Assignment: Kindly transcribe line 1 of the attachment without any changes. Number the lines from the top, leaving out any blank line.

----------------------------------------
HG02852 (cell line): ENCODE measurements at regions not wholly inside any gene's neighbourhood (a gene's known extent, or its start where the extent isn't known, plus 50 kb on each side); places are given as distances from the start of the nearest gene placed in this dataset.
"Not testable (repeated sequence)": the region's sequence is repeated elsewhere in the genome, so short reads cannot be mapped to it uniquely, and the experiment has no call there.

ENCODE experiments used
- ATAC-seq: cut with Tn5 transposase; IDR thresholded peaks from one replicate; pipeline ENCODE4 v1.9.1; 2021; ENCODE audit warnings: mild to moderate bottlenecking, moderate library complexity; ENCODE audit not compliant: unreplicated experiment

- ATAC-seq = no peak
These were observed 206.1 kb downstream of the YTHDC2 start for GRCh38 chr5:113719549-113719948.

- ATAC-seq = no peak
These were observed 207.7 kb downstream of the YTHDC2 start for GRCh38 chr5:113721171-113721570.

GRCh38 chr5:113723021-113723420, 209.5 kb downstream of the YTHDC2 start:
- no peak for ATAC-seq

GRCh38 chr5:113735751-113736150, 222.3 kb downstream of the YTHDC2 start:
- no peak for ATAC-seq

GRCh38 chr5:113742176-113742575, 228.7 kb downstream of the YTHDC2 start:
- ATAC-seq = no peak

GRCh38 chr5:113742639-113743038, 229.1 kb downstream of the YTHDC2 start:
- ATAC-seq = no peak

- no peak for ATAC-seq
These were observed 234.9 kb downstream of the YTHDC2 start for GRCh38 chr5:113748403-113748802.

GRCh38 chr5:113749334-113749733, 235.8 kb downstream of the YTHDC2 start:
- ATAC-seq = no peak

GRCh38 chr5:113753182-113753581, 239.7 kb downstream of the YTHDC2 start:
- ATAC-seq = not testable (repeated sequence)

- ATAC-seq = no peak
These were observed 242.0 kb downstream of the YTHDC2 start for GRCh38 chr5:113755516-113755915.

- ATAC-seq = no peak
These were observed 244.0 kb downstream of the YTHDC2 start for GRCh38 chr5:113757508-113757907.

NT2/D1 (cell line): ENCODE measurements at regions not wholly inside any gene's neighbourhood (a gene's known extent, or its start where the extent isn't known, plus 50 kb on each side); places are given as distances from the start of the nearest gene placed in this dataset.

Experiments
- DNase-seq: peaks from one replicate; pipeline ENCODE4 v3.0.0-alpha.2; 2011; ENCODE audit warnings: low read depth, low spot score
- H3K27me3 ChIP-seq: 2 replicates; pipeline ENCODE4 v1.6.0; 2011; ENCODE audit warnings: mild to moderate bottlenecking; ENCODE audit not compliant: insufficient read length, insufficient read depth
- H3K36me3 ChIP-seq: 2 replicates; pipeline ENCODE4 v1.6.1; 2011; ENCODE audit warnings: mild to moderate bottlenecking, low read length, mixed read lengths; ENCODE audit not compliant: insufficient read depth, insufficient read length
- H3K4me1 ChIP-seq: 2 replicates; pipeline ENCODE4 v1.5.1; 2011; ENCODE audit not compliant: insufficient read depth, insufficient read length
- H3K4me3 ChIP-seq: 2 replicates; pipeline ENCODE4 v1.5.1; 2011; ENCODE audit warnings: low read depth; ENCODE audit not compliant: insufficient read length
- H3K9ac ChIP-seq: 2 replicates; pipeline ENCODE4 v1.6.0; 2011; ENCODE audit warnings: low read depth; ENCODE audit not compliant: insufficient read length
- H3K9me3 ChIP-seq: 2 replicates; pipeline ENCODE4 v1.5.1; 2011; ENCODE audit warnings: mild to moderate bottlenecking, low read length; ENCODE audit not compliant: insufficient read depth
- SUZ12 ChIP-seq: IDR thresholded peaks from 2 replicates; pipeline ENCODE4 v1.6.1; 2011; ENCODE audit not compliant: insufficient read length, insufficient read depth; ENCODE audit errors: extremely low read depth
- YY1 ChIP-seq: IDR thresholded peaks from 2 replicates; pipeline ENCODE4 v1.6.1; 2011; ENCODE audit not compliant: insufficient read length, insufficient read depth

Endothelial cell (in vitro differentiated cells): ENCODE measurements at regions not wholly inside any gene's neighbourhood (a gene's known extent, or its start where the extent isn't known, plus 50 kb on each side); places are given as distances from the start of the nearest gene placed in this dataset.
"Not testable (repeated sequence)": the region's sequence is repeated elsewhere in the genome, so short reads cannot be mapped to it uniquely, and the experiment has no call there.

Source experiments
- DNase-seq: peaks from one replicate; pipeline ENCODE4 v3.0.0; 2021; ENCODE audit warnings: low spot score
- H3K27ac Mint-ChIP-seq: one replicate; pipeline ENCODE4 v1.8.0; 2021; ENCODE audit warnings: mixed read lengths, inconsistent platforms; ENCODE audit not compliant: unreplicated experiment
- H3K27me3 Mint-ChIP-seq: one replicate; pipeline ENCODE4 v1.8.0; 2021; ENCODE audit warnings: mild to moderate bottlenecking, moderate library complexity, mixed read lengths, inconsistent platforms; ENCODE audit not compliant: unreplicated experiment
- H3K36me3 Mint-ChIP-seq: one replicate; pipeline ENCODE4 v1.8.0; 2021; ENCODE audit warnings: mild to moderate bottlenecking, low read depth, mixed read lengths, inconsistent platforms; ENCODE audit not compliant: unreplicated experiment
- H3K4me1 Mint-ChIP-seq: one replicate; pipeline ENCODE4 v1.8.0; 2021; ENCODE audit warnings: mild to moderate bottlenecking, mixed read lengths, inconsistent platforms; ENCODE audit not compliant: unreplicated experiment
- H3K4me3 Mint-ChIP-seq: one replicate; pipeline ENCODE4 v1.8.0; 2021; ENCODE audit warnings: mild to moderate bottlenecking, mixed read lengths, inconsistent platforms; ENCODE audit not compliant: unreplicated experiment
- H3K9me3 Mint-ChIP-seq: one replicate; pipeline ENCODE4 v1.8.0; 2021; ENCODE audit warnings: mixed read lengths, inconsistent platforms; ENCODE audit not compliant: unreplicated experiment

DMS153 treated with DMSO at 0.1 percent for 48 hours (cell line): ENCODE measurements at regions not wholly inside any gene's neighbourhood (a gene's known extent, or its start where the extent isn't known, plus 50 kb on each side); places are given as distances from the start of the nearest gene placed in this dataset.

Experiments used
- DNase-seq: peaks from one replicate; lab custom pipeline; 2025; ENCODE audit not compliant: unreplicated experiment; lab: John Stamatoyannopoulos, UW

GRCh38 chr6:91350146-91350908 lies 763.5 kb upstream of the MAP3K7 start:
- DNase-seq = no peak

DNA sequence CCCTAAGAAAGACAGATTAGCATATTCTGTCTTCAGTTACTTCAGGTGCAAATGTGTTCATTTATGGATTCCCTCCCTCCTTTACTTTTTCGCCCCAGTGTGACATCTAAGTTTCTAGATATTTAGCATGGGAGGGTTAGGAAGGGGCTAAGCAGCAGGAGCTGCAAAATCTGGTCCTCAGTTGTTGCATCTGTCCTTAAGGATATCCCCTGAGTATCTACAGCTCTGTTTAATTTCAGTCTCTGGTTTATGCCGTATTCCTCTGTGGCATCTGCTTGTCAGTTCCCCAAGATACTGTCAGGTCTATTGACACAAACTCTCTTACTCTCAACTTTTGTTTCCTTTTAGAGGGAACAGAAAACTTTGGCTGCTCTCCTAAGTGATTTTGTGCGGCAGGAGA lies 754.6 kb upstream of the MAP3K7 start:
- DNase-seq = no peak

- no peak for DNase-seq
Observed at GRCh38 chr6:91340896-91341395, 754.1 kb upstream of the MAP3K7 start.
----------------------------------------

HG02852 (cell line): ENCODE measurements at regions not wholly inside any gene's neighbourhood (a gene's known extent, or its start where the extent isn't known, plus 50 kb on each side); places are given as distances from the start of the nearest gene placed in this dataset.